Written by Evan Eagan

Before answering the call to serve our nation a second time—by feeding it—Tony Weber served four years in the Marine Corps.

Originally from Perrysburg, Ohio, Tony was compelled to enlist in 2001 when he was just 17 years old out of a sense of duty to serve his country, which was fueled by the terrorist attacks of 9/11.

“I think you gain a lot by public service and by service to your country,” Tony said, who was already enlisted in the Marines’ delayed entry program at the time of the attacks. “I’m of the age of the generation of 9/11 and it was like a calling for our generation.”

During his time in the Marines, Tony served with an elite, lesser-known element called the Yankee White Program, which is named for the level of security clearance needed to work with the President of the United States of America. As a member of the Yankee White Program, Tony worked closely with the Secret Service and other government agencies to provide security for the president, both stateside and abroad.

After separating from the Marines in 2006, Tony returned home to Ohio where he used the GI Bill to attend Hocking College to earn a degree in forest management. Soon after graduating, he accepted a forestry job in Montana, and he and his wife, Michelle, packed up and headed West.

Living deep out on the prairie in Montana where they had to travel long distances to get to the nearest town, the Webers quickly realized the need to begin producing their own food.

“It was 80 miles one way to go to any kind of grocery or hardware store, so we really lived way out on the prairie where you don’t go anywhere with less than a half-tank of gas in your truck and you have to be ready for anything,” he said with a laugh. “And that’s when we started raising chickens, hogs and vegetables for the convenience and, really, the necessity.”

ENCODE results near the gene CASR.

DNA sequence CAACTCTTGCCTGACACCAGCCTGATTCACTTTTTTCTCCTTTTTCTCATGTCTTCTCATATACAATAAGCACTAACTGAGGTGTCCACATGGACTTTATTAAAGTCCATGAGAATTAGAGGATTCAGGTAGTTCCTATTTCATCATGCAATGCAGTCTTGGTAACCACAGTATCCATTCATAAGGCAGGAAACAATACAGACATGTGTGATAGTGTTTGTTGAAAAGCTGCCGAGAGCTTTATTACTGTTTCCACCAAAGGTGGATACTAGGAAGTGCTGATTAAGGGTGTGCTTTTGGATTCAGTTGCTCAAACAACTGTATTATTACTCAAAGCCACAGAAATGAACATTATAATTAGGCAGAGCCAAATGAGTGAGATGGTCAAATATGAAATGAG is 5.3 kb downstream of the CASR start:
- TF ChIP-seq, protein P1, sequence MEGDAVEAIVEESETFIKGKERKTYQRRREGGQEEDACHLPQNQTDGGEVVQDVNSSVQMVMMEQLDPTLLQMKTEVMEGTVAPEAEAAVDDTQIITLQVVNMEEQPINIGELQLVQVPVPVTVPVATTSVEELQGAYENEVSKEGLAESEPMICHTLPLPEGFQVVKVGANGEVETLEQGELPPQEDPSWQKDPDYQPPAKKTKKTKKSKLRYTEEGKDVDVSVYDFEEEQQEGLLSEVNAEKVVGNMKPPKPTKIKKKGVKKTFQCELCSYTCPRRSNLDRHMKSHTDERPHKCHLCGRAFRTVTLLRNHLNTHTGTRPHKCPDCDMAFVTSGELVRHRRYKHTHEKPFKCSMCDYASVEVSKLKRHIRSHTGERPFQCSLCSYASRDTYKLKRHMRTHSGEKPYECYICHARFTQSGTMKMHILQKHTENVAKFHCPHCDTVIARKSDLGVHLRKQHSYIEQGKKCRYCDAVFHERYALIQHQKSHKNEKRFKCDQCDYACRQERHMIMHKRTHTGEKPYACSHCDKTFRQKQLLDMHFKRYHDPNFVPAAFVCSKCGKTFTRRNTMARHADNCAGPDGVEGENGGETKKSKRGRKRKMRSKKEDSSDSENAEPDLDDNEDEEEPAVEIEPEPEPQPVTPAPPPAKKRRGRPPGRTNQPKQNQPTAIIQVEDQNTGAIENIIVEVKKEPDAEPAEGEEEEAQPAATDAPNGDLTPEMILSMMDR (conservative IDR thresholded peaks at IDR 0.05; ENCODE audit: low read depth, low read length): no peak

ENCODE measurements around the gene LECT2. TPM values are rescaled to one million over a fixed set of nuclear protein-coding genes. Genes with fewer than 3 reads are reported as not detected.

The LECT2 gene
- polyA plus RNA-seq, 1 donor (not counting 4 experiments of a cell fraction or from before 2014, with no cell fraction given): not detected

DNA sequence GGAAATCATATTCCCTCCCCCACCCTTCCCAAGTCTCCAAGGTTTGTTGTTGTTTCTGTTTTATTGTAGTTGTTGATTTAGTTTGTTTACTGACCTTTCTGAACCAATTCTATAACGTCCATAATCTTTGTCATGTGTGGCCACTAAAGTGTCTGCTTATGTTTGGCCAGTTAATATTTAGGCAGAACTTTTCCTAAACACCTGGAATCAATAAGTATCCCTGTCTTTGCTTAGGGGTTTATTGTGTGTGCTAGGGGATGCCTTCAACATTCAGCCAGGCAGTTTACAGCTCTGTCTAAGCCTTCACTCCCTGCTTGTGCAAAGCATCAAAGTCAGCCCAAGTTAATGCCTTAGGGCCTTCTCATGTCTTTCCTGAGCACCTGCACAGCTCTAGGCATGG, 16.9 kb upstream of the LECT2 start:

In 2013, with the hard living of the prairie taking its toll on them and a desire to be closer to family, the Webers packed up and moved to Wayne, Ohio, where they immediately started Weber Ranch. Instead of farming corn and soy like most farmers in their region, Tony decided to take his farm in a different direction.

“There’s nobody else in our area doing what we do, so I saw it as our opportunity to start a different type of farm,” he said. “Everybody else around here is doing corn and soybeans and we’re doing pastured organic meat and direct marketing it.”

Now, as first generation farmers in their fourth season of farming, the Webers produce organic pasture-raised chicken, eggs, turkey and pork under the Homegrown By Heroes label. Future plans for Weber Ranch include building out their Buyers Club, expanding into beef and starting an on-farm store.

“Two big principles for us are restoring soil health,” Tony said. “I often say my goal is to grow earth worms and everything we sell is a byproduct of that. And the second is a return to agriCULTURE. Restoring the relationship between people and their food.”

For veterans looking to start a career in agriculture, Tony offers the following advice:

“You must have drive, be self-motivating, be willing to learn and have an unwillingness to give up,” he said. “There’s nothing that you can screw up so bad that it can’t be fixed. It’s no different than in the Marine Corps. You’re going to make mistakes, but you have to learn how to own up to your mistakes and move on from it.”